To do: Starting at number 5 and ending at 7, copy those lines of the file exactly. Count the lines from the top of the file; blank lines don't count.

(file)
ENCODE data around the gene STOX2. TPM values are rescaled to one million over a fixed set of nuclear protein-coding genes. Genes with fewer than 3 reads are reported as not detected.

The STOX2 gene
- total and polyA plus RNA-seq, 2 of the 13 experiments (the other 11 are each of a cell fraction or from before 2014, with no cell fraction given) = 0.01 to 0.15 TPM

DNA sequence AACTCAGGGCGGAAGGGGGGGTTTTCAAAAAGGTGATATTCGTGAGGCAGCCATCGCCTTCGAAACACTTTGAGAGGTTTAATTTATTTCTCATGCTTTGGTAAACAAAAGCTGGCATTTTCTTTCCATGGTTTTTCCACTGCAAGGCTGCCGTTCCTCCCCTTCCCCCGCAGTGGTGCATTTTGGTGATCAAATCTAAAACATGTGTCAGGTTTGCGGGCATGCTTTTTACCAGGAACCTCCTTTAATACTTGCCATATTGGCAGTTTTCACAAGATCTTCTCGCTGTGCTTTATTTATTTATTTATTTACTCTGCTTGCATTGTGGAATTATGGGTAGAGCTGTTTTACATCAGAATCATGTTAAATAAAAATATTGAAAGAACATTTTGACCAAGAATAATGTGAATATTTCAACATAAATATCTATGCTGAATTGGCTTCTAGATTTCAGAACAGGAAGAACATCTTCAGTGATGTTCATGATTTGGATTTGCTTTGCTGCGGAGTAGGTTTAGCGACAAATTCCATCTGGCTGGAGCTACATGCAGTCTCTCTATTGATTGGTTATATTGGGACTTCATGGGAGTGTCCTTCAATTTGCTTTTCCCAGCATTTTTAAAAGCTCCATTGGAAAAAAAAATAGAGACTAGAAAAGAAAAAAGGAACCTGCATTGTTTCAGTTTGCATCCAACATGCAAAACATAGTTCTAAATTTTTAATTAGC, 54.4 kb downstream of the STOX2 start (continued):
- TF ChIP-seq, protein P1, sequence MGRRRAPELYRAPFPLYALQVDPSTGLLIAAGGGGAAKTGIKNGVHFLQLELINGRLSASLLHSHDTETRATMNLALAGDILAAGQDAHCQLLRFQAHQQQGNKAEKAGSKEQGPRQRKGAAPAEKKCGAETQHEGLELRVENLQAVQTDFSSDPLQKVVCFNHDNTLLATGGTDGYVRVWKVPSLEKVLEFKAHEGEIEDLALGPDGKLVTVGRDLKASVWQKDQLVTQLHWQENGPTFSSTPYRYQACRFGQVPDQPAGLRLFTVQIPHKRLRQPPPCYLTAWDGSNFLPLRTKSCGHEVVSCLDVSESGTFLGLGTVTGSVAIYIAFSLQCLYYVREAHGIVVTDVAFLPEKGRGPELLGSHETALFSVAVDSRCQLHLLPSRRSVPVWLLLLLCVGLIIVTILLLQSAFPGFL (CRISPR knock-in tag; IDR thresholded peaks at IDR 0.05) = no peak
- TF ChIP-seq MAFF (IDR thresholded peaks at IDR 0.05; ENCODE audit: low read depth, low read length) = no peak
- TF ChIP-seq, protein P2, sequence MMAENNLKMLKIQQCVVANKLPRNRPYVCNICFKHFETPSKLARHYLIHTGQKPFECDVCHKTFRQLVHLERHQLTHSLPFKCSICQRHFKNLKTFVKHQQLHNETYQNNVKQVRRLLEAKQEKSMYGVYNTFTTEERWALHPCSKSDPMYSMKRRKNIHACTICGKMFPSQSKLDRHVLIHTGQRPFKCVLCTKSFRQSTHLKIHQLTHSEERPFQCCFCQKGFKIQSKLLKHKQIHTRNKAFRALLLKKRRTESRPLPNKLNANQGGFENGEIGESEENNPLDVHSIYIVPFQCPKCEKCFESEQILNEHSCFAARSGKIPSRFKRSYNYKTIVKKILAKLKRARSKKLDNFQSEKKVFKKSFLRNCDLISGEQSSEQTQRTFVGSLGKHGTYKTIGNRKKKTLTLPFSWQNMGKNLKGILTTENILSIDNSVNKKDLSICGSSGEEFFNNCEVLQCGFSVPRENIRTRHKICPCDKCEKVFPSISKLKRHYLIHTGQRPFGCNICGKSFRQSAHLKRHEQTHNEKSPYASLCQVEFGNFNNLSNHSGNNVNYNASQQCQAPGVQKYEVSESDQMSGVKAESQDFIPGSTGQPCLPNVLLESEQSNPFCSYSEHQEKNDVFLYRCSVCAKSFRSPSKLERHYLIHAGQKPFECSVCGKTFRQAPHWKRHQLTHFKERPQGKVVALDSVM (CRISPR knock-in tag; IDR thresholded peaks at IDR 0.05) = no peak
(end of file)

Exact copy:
- TF ChIP-seq, protein P1, sequence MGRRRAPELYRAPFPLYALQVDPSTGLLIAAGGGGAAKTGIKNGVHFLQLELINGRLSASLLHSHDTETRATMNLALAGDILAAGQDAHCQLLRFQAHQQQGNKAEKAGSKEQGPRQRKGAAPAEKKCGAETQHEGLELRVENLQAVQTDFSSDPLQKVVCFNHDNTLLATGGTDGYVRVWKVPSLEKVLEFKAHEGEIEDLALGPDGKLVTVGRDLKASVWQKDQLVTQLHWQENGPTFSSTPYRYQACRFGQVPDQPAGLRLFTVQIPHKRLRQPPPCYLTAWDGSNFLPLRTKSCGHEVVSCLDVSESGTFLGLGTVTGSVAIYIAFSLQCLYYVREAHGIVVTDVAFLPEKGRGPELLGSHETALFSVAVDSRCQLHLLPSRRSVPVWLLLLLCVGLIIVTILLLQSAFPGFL (CRISPR knock-in tag; IDR thresholded peaks at IDR 0.05) = no peak
- TF ChIP-seq MAFF (IDR thresholded peaks at IDR 0.05; ENCODE audit: low read depth, low read length) = no peak
- TF ChIP-seq, protein P2, sequence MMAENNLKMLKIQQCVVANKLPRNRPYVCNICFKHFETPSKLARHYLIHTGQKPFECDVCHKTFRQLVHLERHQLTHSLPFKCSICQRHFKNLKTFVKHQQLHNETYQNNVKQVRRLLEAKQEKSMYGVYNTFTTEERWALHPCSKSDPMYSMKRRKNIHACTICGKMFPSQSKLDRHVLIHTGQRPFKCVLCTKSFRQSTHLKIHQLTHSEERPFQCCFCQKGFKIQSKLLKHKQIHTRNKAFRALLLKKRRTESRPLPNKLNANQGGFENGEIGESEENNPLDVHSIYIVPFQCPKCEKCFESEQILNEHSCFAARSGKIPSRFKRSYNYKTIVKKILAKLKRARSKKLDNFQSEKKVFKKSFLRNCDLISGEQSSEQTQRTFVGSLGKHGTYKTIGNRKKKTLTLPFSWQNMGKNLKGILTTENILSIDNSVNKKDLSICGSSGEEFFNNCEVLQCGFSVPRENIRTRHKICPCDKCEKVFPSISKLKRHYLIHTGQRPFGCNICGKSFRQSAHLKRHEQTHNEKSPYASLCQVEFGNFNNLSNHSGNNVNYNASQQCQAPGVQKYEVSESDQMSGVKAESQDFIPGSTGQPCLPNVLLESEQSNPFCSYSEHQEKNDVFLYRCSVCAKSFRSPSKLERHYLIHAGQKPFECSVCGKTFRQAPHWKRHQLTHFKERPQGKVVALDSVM (CRISPR knock-in tag; IDR thresholded peaks at IDR 0.05) = no peak